Nothing really "new" here ... this list of candidates for the Bishop of Kentucky was announced earlier this week in a variety of places. I was, however, struck by the fact the journalist noted that the list of candidates was "notable for its lack of gay or lesbian candidates ... and for its lack of women."
I guess it's a small step forward that our absence is starting to be "notable" rather than our presence!
Four nominated for Kentucky Episcopal bishop
by Peter Smith -- January 29, 2010 --email@example.com
Four married men with years of clergy experience have been nominated as finalists to be the next bishop of the Episcopal Diocese of Kentucky, succeeding the retiring Bishop Ted Gulick.
The four men — including the pastors of cathedrals in Pennsylvania, Arizona and Missouri and a former Kentucky pastor now leading a Texas church — will visit the diocese to meet with parishioners and answer their questions. An election convention is scheduled for June 5, with the new bishop’s consecration on Sept. 25.
The list of finalists is notable for its lack of gay or lesbian candidates — given the ongoing controversy involving the Episcopal Church and its global partners in the Anglican Communion over the role of gays in ministry — and for its lack of women.
The Kentucky diocese has long promoted women in ministry, and while the issue of homosexuality has been debated, the denomination and many of its congregations have supported the role of gays and lesbians in ministry.
But the Rev. Dr. Bill Watson, president of the diocese’s standing committee, said the search committee was composed of men and women and open to any candidates who qualified under Episcopal “canons,” or church law. That includes women and openly gay and lesbian candidates.
“I don’t know that there was any desire to look for any particular candidate that would be representing any kind of interest,” said Watson.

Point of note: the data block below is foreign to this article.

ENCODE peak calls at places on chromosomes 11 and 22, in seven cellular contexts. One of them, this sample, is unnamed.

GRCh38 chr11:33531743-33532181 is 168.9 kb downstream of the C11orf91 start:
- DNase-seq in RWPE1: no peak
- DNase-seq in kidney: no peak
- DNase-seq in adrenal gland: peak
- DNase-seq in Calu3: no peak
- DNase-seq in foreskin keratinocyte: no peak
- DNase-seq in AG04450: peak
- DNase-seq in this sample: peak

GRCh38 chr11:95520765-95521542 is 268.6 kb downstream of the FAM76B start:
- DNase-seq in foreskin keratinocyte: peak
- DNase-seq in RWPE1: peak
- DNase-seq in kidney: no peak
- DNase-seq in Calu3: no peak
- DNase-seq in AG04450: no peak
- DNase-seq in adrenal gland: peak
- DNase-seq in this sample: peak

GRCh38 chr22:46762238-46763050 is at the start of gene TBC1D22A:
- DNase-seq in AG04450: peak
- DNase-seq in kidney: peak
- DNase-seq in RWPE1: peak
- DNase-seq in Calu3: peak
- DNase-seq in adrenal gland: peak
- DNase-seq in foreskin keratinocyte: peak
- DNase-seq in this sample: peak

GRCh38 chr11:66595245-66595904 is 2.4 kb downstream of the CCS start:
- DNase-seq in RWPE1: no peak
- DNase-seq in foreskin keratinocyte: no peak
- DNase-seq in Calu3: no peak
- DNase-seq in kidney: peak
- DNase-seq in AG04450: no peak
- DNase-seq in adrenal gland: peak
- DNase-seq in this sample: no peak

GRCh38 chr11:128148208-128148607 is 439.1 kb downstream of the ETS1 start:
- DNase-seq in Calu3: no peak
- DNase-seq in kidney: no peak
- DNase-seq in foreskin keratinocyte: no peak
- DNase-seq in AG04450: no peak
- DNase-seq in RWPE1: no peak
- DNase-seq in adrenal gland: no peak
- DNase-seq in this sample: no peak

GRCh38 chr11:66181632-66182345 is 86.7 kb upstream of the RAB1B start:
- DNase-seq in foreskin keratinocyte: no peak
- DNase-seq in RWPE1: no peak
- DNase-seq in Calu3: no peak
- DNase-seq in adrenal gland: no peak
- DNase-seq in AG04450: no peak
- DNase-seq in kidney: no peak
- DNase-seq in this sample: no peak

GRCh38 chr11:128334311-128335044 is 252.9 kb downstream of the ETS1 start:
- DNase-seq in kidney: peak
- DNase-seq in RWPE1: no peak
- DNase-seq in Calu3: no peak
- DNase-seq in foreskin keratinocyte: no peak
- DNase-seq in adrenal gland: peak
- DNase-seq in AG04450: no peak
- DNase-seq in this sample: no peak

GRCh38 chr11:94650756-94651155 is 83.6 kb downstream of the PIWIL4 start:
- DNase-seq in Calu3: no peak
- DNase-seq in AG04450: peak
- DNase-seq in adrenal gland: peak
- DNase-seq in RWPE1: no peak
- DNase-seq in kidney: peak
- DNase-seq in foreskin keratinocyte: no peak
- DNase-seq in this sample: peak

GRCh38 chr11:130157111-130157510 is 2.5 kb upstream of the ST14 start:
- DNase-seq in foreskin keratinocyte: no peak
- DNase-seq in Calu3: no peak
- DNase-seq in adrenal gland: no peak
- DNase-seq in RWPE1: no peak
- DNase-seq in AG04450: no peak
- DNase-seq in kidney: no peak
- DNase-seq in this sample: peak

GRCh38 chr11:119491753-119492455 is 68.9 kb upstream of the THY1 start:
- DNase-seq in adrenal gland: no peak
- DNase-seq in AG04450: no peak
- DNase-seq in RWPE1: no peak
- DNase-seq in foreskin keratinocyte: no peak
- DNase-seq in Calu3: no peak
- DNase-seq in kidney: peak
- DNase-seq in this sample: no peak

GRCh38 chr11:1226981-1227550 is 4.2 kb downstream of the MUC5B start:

The search committee consisted of men and women who were more concerned with finding the “best and brightest,” he said.
“They were looking at and reflecting on the profiles (of the candidates) and the actual interviews with the nominees and their reflection on the life of the church,” Watson said. “That’s really what drove it. I think the process was very open, and we recruited from around the church.”
The standing committee is in charge of the bishop selection process. A separate search committee sorted through 78 names. Members interviewed numerous candidates by phone and conducted on-site visits in the home dioceses of 10 of them.
“It’s a really exciting slate of nominees,” said Watson, pastor of Grace Episcopal Church in Hopkinsville, Ky. “It looks like a very well-qualified group of people. I’m delighted they’ve allowed themselves to be a part of the process.”
The candidates are:
* The Rev. David Allen Boyd, 54, pastor of St. David’s Episcopal Church in Austin, Texas, since 2003. He served as pastor of St. Michael the Archangel Episcopal Church in Lexington, Ky., from 1996 to 2003 and as pastor of parishes in Wisconsin from 1986 to 1996. He and his wife, the Rev. Catherine Tyndall Boyd, have two children.
* The Very Rev. John P. Downey, 56, pastor of the Cathedral of St. Paul in Erie, Pa., since 1987. He has also served as pastor of other Pennsylvania parishes from 1980 to 1986. He is married to Sharon A. Downey and has three children.
* The Very Rev. William Nicholas Knisely Jr., 49, pastor of Trinity Cathedral in Phoenix, Ariz., since 2006. He also served as a pastor in Pennsylvania and Delaware from 1991 to 2006. He and his wife, Karen McTigue Knisely, have one child.
* The Very Rev. Terry Allan White, 50, pastor of Grace and Holy Trinity Cathedral in Kansas City, Mo., since 2004. He also served as pastor of parishes in Illinois and Wisconsin from 1985 to 2004. He and his wife, Linda Sue White, have two children.
In 2003, simmering tensions in the global Anglican Communion exploded with the election at the Episcopal
Church’s General Convention of its first openly gay bishop — Kentucky native Gene Robinson in the Diocese of New Hampshire. All of the Kentucky diocese’s representatives voted in favor of Robinson’s appointment.
Several overseas churches declared that their communion with the American church had been broken, and some American churches and dioceses have split off.
The General Convention pledged in 2006 that the Episcopal Church would “exercise restraint” over any future gay bishop nominees. But in 2009, the convention passed a measure reaffirming Episcopal canons saying that “God has called and may call” gays and lesbians to “any ordained ministry in the Episcopal Church”; at the same time, it reaffirmed the church’s commitment to Anglican unity.
Following that vote, the Diocese of Los Angeles elected an openly lesbian candidate, the Rev. Mary Glasspool, to be assistant bishop. Her election requires confirmation by other bishops and diocesan standing committees in votes scheduled through May.
The Diocese of Kentucky, led by Gulick since 1994, includes Louisville and central and western Kentucky. It has 9,856 members and an average weekly attendance of 3,781 — both down from the previous year, paralleling trends in the national denomination and several other historic Protestant groups.